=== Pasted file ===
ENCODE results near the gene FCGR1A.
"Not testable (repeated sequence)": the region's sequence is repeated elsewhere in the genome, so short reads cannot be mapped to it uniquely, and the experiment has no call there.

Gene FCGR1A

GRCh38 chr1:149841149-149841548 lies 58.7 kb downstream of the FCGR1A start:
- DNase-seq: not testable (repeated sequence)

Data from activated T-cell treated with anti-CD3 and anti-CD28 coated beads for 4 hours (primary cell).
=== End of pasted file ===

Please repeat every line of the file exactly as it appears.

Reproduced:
ENCODE results near the gene FCGR1A.
"Not testable (repeated sequence)": the region's sequence is repeated elsewhere in the genome, so short reads cannot be mapped to it uniquely, and the experiment has no call there.

Gene FCGR1A

GRCh38 chr1:149841149-149841548 lies 58.7 kb downstream of the FCGR1A start:
- DNase-seq: not testable (repeated sequence)

Data from activated T-cell treated with anti-CD3 and anti-CD28 coated beads for 4 hours (primary cell).